To help offset the impact of budget cuts recently authorized by the N.C. General Assembly, Western Carolina University will raise in-state undergraduate tuition and fees by 17.5 percent effective for the fall semester.
University of North Carolina system President Erskine Bowles approved the plan Wednesday, July 14. A special provision of the state budget allows UNC campuses to increase tuition by as much as $750 for the 2010-11 academic year, a measure intended to help address a $70 million cut to the UNC system’s budget.
Western Carolina’s plan would raise tuition by $572.80 for 2010-11, in addition to a $137 increase in campus-initiated tuition previously approved by the UNC Board of Governors.
The tuition increase will maintain a quality student academic experience at WCU and will generate about $3.8 million, said Chuck Wooten, vice chancellor for administration and finance.
Eighty percent of the increase – or $3.1 million – will be used to prevent the loss of 32.2 faculty positions at WCU.
Another 20 percent will go to need-based financial aid, Wooten said.
But WCU is not alone in tuition increases. All campuses in the UNC system are raising tuition.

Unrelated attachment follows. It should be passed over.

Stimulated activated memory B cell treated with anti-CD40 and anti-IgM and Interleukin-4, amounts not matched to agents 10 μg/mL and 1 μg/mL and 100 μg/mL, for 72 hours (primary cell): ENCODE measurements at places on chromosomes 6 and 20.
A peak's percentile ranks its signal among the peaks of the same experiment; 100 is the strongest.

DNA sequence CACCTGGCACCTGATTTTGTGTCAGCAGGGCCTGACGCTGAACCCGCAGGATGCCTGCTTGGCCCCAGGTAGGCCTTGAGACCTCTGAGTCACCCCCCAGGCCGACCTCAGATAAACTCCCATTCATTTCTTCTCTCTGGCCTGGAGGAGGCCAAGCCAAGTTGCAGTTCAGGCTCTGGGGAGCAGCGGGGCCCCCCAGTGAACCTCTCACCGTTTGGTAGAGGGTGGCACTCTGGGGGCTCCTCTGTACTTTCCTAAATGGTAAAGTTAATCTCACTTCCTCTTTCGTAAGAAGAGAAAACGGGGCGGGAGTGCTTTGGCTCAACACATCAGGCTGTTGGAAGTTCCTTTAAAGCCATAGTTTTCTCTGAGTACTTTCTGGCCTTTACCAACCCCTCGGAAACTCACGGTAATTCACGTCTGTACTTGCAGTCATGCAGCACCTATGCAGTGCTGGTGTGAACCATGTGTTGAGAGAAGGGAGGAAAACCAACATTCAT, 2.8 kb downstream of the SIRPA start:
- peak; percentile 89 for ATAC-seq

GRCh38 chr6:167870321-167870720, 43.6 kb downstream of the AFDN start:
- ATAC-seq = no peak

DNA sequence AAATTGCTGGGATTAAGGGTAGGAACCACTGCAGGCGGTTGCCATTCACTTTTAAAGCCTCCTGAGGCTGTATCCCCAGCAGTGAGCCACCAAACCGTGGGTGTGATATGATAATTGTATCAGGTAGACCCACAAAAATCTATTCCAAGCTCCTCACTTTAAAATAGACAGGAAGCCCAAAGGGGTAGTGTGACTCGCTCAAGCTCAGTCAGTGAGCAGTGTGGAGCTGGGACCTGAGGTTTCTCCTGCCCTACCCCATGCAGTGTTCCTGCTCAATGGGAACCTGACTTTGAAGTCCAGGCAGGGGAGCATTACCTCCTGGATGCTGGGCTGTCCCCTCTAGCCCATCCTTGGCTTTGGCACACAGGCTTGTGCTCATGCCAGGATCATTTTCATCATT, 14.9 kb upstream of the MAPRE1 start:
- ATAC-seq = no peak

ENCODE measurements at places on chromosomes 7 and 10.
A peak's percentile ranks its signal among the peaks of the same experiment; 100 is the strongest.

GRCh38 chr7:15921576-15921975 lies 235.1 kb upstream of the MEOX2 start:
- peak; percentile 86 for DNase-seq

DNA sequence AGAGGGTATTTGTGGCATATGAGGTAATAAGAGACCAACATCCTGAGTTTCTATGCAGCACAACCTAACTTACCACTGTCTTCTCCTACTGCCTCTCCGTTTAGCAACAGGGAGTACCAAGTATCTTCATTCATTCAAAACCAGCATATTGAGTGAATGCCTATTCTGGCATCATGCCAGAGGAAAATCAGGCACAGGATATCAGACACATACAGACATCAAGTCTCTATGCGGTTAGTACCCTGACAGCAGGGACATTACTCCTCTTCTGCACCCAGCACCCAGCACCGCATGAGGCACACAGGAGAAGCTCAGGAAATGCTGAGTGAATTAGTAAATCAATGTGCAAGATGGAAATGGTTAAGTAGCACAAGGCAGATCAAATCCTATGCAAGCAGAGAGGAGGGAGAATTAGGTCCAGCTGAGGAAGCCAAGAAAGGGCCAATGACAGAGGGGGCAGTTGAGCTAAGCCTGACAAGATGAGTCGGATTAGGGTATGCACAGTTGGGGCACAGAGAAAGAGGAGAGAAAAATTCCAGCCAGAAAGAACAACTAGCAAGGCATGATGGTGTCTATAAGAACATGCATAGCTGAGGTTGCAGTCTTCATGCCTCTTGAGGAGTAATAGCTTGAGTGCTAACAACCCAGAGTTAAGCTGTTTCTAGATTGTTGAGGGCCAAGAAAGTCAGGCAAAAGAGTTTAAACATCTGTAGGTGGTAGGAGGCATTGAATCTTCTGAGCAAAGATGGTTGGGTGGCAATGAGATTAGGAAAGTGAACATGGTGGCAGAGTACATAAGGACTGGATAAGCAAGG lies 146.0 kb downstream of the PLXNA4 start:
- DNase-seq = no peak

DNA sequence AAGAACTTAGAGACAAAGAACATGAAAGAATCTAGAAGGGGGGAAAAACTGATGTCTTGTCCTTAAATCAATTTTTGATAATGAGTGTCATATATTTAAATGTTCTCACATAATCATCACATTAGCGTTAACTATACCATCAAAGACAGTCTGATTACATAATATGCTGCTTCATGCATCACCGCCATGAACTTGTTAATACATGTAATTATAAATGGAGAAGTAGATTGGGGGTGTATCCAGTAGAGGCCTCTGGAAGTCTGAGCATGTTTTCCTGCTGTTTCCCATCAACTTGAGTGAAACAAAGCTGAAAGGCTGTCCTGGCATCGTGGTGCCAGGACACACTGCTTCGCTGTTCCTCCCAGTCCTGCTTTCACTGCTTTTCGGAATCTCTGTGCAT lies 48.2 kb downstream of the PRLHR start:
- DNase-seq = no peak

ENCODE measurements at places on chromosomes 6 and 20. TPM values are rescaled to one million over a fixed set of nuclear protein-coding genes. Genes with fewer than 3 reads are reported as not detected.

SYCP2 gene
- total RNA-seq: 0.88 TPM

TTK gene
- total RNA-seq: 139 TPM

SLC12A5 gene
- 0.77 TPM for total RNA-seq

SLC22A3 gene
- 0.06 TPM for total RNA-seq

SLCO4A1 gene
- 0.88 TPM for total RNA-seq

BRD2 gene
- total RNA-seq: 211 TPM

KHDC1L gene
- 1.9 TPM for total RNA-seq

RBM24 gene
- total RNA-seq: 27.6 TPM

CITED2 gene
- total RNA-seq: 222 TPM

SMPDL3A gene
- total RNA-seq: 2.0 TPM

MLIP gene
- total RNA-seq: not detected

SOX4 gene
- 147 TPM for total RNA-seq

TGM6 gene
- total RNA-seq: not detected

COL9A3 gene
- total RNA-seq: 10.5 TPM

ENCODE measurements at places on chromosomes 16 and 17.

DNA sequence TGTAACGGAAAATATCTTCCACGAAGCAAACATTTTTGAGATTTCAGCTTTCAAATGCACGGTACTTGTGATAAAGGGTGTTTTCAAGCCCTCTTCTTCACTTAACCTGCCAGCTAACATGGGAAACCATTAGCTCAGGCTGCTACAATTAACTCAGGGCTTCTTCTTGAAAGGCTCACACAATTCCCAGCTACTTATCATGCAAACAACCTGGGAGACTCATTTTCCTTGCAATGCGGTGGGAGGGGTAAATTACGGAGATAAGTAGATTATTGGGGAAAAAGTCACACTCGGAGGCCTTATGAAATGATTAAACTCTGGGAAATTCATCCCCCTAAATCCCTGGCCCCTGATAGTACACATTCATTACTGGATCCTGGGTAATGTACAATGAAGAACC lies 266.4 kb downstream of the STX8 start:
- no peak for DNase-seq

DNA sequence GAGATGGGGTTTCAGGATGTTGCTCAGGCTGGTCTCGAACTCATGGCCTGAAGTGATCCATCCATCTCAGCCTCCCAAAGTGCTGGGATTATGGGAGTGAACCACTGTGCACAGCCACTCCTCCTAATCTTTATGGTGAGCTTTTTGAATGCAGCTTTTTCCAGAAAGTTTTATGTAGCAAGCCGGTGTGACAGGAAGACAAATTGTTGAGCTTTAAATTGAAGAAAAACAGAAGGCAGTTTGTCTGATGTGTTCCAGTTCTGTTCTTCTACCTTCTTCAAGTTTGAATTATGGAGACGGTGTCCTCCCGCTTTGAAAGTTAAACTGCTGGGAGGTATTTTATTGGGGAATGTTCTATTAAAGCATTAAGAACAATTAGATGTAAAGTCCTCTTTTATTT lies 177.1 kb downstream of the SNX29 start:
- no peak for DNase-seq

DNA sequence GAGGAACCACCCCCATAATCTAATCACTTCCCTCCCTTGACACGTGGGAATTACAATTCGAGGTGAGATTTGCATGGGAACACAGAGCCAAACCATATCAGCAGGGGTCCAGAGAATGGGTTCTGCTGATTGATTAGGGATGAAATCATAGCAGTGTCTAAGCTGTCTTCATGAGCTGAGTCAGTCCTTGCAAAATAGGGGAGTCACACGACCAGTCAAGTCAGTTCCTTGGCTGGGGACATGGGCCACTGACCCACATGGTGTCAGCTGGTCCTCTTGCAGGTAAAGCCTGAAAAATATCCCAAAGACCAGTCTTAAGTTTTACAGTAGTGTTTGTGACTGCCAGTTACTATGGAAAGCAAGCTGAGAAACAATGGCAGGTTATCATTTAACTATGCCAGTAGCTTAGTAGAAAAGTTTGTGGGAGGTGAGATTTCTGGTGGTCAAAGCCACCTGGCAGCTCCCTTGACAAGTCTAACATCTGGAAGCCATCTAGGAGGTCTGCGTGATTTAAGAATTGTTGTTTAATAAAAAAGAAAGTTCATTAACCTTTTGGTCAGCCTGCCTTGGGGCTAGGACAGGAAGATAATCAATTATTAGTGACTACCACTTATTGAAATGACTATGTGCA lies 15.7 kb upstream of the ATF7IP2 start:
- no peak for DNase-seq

UNC Chapel Hill and N.C. State University both had supplemental tuition increases of $750 in addition to campus initiated tuition increases.
Bowles said additional tuition charges are the only way the system can maintain quality.
“I have long prided myself in being a ‘low-tuition guy.’ A supplemental tuition increase of up to $750 certainly flies in the face of that,” Bowles said. “Nonetheless, I know beyond a shadow of a doubt that low tuition without high quality is no bargain for anyone – not our students, their future employers or the state taxpayers. To compete successfully for the jobs of tomorrow, North Carolina must have a highly trained, highly skilled workforce.”
A comparison to public peer institutions nationally, conducted using the Integrated Postsecondary Education Data System, ranked WCU as having the lowest tuition and fees for resident undergraduate and graduate students in 2009-10.
“This is a difficult decision,” WCU Chancellor John W. Bardo said. “However, even with this increase, our overall tuition rates will be low compared to our public peer institutions and other UNC campuses similar to us in size and mission.”
In response to budget cuts and reversions last year, Western Carolina eliminated or froze 94 positions – primarily in administrative areas, Bardo said.
“It is critical that we preserve our core programs, retain our outstanding faculty members, minimize the impact of cuts on class size and class availability, and provide critical student support,” Bardo said.
Typically, students would begin receiving bills for the fall semester later this week. Because of the recent changes, billing for fall 2010 semester will be delayed to allow time for adjustments in financial aid packages, said Nancy S. Brendell, WCU bursar.
Electronic notifications for billing will be sent on Friday, July 23. Students should make full payment by Aug. 13 to guarantee their class schedules.
For more information, visit tuitionfees.wcu.edu.